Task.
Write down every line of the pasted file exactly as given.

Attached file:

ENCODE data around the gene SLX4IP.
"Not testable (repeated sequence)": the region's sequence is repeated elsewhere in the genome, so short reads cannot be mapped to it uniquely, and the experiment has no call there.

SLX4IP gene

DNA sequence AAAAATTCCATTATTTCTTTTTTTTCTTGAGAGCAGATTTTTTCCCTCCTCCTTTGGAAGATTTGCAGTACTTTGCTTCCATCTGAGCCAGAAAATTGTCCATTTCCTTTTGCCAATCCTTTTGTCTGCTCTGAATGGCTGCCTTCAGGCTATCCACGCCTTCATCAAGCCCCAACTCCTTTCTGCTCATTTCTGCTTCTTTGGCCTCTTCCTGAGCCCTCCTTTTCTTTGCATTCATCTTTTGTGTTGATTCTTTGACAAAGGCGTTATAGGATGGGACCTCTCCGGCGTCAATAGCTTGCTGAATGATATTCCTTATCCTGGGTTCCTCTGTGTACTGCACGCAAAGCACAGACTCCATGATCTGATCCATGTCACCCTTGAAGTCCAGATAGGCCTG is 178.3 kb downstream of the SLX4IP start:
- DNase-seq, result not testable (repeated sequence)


ENCODE data around the gene SLX4IP.
"Not testable (repeated sequence)": the region's sequence is repeated elsewhere in the genome, so short reads cannot be mapped to it uniquely, and the experiment has no call there.

SLX4IP gene

DNA sequence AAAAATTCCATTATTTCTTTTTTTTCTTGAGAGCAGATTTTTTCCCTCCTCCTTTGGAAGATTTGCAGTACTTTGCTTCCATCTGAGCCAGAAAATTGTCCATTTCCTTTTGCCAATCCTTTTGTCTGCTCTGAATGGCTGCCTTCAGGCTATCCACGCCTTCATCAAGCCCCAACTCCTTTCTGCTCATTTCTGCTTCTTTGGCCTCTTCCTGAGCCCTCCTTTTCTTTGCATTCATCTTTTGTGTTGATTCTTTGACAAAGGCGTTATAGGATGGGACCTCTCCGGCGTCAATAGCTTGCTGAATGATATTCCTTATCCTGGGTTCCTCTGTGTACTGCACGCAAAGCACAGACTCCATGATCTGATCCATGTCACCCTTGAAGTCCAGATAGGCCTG is 178.3 kb downstream of the SLX4IP start:
- DNase-seq, result not testable (repeated sequence)